This article is an opinion piece written by a member of the Free University of Sheffield; it is not an official statement.
This week we mourn our lost futures. Student maintenance grants are gone. Housing benefit is gone. No pay rise for young workers. No debt relief for students. Executioner Osborne tells us that economic security is at the top of his agenda. Economic security for whom? Our future looks far from secure.
The Tory government is trying to crush the dreams of a whole generation. No housing benefit for 18-21 year olds is nothing more than an attempt to beat people into employment. “Go back home and live with your parents”, they tell us. But what about the people who have been chucked out of their family home? What about the hundreds or thousands of trans* youth rejected by their parents, for whom independence means the chance for a safer life? What about the working class youths from former mining communities, whose hopes for employment in their hometown were obliterated by Thatcher? They tell us we’ve either got to ‘earn or learn’, but in reality the choice is between earning a pittance or learning to live with a debilitating level of debt.
Osborne wants to create a legion of exploited young workers to supporting his failing economy (see page 34, paragraph 1.126 of the Budget Document). The new, age-discriminatory minimum wage—I refuse to call it a living wage (see why here and here)—excludes under-25s, leaving us to fend for ourselves in the Wild West of the labour market. It’s been dressed up as employment “opportunities” for young people when the reality is the opposite. The Tories are driving a race to the bottom, creating a class of highly-skilled young workers ripe for exploitation. Bosses will be guzzling up this wellspring of cheap labour in no time. Grossly underpaid work isn’t an opportunity for young people. It’s an opportunity for the rich to get richer.
Then there’s tuition fees. In his budget, Osborne announced that universities would have the chance to increase their fees with inflation—but only if these institutions offer “high teaching quality” (page 59). This means that elite universities will be able to raise their fees and rake in the extra cash while poorer universities struggle to make ends meet. The gulf between the elite universities and the rest will widen, and the universities which are already struggling will be left out in the cold. It’s no surprise that these are the most working-class universities.
The hike in fees will most be linked to the “Teaching Excellence Framework” (TEF), a dangerous new audit and league table for teaching. Like the Research Excellence Framework, this will lead to the bullying of staff. And it’s likely that the quality of teaching will be assessed on the grades that students receive, putting even more pressure on students to perform well in assessments. Mental health issues are already at epidemic levels among students. A recent study by the National Union of Teachers linked such “accountability measures” in schools with increased anxiety and extreme stress. The same is certainly true of universities. The TEF can only undermine teaching and learning.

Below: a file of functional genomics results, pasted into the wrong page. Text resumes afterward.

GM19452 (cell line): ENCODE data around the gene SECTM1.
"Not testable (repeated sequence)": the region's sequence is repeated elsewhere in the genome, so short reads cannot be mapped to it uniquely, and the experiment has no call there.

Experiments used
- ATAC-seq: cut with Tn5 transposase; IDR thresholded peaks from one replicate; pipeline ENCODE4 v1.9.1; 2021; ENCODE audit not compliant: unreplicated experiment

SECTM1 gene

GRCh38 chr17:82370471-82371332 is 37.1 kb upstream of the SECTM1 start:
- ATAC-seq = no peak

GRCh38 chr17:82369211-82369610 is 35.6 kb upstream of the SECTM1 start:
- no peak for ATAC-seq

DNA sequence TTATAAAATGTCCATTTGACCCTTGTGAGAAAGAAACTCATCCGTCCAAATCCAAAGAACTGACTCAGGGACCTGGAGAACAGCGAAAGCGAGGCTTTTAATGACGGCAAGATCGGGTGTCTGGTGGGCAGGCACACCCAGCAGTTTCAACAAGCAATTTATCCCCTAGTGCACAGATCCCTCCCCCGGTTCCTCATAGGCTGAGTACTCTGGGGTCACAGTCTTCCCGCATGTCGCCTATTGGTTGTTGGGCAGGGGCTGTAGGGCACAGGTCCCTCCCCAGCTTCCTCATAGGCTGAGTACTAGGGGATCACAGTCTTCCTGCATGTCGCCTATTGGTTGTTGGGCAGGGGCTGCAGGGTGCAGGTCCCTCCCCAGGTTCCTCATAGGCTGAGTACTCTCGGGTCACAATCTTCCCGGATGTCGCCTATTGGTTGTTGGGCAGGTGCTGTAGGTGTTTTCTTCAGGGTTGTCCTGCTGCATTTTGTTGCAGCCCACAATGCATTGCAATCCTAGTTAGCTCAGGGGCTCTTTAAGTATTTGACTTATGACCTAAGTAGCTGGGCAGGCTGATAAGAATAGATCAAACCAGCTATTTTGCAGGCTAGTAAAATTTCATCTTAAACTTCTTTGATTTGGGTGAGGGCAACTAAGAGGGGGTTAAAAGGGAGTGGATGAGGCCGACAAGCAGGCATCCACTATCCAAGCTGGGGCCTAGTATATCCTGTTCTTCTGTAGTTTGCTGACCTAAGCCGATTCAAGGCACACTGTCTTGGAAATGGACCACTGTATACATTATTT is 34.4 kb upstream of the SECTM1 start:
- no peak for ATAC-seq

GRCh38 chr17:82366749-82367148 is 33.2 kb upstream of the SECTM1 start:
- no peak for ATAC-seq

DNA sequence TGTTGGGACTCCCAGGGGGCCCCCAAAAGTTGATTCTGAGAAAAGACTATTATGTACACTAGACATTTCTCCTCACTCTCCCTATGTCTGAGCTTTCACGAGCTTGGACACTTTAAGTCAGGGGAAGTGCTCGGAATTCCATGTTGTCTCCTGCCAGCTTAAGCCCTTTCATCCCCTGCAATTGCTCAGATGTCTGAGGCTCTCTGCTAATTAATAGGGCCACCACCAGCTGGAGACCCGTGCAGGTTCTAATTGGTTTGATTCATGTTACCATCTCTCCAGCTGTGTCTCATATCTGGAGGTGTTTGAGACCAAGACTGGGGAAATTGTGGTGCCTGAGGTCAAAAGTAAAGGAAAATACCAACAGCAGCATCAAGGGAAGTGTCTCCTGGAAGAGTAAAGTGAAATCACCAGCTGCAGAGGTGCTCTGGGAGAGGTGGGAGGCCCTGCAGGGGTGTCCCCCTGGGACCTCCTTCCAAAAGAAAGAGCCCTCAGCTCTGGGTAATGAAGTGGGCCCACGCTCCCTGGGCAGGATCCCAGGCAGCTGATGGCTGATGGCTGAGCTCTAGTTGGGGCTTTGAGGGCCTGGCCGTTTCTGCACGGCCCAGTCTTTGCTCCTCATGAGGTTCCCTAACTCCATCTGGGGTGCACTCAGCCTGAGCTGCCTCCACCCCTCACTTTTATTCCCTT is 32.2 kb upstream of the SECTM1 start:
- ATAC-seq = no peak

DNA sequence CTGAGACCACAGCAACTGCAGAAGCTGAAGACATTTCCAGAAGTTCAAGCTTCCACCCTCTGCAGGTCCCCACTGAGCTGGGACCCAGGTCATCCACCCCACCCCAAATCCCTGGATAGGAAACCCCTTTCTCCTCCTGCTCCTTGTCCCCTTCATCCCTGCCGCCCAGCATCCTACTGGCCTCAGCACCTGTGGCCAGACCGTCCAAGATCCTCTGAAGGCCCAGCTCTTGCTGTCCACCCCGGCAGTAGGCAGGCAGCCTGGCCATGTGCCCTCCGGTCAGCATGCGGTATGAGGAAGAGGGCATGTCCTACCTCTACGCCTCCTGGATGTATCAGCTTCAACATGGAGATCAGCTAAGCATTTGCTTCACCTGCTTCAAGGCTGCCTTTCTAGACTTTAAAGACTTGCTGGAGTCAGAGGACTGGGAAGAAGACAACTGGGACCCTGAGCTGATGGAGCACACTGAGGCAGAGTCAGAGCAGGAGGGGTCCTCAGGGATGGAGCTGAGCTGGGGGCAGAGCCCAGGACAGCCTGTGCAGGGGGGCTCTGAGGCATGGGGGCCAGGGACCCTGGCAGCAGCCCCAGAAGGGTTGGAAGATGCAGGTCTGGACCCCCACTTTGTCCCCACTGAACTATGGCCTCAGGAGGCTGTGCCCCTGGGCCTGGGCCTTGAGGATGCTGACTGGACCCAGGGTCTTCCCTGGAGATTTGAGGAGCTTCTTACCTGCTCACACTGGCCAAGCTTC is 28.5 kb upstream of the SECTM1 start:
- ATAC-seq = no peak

Osborne delivered the final blow by bringing his axe down on maintenance grants. These grants provide a lifeline to working-class students as they go through uni, helping with the cost of rent and food. Unlike loans, grants don’t have to be repaid. They don’t saddle students with a crippling amount of debt. They give students the freedom to learn and study without a debilitating anxiety about how to pay the next lot of rent, or how to ever pay off this debt. Debt acts as a form of social control, forcing students to work, work, work on top of their studies. As the years wear on, we have less and less time to experiment, less and less time to study, less and less energy to think.
Let them punish us, but let them know that we will defend ourselves. Our generation will not be crushed. In a society where humans have become resources and dignity has been swapped for productivity, the only way to assert our humanity and to assert our dignity is through resistance. Our actions must scream no! When support staff and lecturers go on strike, we must bring our universities to a standstill. Remember, those at the top do not care for us. So as we resist, as we occupy, we must also care for each other. And as we demand a better world—as we demand free education, social security, genuine democracy—we must also try to build that world. They will always tell us that there is no alternative. There is an alternative, but only if we want it.
This week we mourn our lost futures. Next week we build new ones.